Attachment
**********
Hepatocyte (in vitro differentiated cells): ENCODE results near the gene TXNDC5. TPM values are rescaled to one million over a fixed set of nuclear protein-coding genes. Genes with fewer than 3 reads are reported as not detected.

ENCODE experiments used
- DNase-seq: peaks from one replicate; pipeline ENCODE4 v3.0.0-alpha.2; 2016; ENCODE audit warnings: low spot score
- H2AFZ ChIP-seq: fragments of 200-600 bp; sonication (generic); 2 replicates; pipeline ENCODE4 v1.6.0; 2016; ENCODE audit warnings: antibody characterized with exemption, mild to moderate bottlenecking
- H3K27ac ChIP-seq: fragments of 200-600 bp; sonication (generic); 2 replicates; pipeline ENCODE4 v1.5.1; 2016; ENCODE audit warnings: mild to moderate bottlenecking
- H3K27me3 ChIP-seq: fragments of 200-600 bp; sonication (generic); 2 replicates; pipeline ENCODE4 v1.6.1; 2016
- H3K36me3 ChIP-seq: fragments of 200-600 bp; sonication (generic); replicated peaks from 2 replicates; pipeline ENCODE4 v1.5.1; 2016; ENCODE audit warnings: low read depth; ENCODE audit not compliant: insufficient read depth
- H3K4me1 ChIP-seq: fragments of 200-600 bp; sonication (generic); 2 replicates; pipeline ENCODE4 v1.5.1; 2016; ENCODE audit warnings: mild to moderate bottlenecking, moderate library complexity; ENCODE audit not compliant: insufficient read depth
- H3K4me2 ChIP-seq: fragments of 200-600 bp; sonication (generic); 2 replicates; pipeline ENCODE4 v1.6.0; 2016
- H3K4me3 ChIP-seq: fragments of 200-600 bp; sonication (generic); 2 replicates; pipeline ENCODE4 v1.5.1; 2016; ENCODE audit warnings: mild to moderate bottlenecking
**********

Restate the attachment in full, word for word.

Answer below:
Hepatocyte (in vitro differentiated cells): ENCODE results near the gene TXNDC5. TPM values are rescaled to one million over a fixed set of nuclear protein-coding genes. Genes with fewer than 3 reads are reported as not detected.

ENCODE experiments used
- DNase-seq: peaks from one replicate; pipeline ENCODE4 v3.0.0-alpha.2; 2016; ENCODE audit warnings: low spot score
- H2AFZ ChIP-seq: fragments of 200-600 bp; sonication (generic); 2 replicates; pipeline ENCODE4 v1.6.0; 2016; ENCODE audit warnings: antibody characterized with exemption, mild to moderate bottlenecking
- H3K27ac ChIP-seq: fragments of 200-600 bp; sonication (generic); 2 replicates; pipeline ENCODE4 v1.5.1; 2016; ENCODE audit warnings: mild to moderate bottlenecking
- H3K27me3 ChIP-seq: fragments of 200-600 bp; sonication (generic); 2 replicates; pipeline ENCODE4 v1.6.1; 2016
- H3K36me3 ChIP-seq: fragments of 200-600 bp; sonication (generic); replicated peaks from 2 replicates; pipeline ENCODE4 v1.5.1; 2016; ENCODE audit warnings: low read depth; ENCODE audit not compliant: insufficient read depth
- H3K4me1 ChIP-seq: fragments of 200-600 bp; sonication (generic); 2 replicates; pipeline ENCODE4 v1.5.1; 2016; ENCODE audit warnings: mild to moderate bottlenecking, moderate library complexity; ENCODE audit not compliant: insufficient read depth
- H3K4me2 ChIP-seq: fragments of 200-600 bp; sonication (generic); 2 replicates; pipeline ENCODE4 v1.6.0; 2016
- H3K4me3 ChIP-seq: fragments of 200-600 bp; sonication (generic); 2 replicates; pipeline ENCODE4 v1.5.1; 2016; ENCODE audit warnings: mild to moderate bottlenecking